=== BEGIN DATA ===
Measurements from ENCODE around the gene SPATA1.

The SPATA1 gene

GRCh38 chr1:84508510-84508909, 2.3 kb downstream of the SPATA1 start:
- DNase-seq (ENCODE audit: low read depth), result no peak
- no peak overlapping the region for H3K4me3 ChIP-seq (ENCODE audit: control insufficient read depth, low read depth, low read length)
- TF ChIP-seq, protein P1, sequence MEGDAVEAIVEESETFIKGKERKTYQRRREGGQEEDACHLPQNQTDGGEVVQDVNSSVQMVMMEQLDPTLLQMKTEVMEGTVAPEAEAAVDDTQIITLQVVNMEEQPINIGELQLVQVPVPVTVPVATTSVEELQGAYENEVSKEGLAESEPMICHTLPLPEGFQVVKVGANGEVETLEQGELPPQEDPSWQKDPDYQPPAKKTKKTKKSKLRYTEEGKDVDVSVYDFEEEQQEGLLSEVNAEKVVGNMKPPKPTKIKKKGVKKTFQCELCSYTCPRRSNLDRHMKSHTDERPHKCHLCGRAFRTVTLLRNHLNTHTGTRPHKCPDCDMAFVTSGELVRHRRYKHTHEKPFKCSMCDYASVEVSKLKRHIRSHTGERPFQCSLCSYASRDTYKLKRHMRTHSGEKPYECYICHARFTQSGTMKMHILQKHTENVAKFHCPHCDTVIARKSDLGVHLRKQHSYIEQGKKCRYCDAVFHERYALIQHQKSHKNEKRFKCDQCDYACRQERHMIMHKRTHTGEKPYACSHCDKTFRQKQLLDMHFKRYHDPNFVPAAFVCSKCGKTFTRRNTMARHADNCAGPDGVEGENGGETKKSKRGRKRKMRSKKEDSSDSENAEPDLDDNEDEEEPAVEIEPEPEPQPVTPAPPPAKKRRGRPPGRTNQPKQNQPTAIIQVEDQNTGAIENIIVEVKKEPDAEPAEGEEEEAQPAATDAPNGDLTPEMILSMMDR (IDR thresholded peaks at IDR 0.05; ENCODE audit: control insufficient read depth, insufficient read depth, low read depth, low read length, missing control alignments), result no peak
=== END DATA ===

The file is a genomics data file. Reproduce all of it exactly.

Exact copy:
Measurements from ENCODE around the gene SPATA1.

The SPATA1 gene

GRCh38 chr1:84508510-84508909, 2.3 kb downstream of the SPATA1 start:
- DNase-seq (ENCODE audit: low read depth), result no peak
- no peak overlapping the region for H3K4me3 ChIP-seq (ENCODE audit: control insufficient read depth, low read depth, low read length)
- TF ChIP-seq, protein P1, sequence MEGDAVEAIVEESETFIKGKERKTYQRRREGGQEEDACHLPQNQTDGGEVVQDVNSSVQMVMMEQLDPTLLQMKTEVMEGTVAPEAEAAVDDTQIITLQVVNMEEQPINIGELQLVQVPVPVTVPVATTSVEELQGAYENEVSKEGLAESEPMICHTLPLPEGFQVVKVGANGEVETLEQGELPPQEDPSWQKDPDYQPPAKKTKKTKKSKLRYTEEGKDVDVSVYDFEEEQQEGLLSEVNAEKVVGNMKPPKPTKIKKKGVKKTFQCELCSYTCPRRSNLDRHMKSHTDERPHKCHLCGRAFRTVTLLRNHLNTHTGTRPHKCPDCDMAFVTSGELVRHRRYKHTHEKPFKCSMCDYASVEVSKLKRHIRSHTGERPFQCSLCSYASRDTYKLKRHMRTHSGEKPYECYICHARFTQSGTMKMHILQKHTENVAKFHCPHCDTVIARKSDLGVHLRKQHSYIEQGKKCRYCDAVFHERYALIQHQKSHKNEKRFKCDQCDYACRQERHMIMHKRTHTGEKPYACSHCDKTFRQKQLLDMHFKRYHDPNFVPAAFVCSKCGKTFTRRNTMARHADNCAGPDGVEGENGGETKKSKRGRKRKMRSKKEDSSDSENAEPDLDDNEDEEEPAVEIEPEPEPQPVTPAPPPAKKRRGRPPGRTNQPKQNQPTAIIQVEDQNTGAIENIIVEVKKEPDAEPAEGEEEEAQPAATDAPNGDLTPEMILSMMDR (IDR thresholded peaks at IDR 0.05; ENCODE audit: control insufficient read depth, insufficient read depth, low read depth, low read length, missing control alignments), result no peak